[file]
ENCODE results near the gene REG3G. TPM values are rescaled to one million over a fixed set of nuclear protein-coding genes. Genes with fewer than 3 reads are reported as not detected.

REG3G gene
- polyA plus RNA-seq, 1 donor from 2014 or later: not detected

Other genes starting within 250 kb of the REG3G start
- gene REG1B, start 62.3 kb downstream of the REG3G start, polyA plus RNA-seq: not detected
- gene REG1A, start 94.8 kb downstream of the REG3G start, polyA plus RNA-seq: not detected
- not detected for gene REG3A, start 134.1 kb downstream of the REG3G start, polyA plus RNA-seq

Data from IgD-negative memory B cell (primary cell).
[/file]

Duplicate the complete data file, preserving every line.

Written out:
ENCODE results near the gene REG3G. TPM values are rescaled to one million over a fixed set of nuclear protein-coding genes. Genes with fewer than 3 reads are reported as not detected.

REG3G gene
- polyA plus RNA-seq, 1 donor from 2014 or later: not detected

Other genes starting within 250 kb of the REG3G start
- gene REG1B, start 62.3 kb downstream of the REG3G start, polyA plus RNA-seq: not detected
- gene REG1A, start 94.8 kb downstream of the REG3G start, polyA plus RNA-seq: not detected
- not detected for gene REG3A, start 134.1 kb downstream of the REG3G start, polyA plus RNA-seq

Data from IgD-negative memory B cell (primary cell).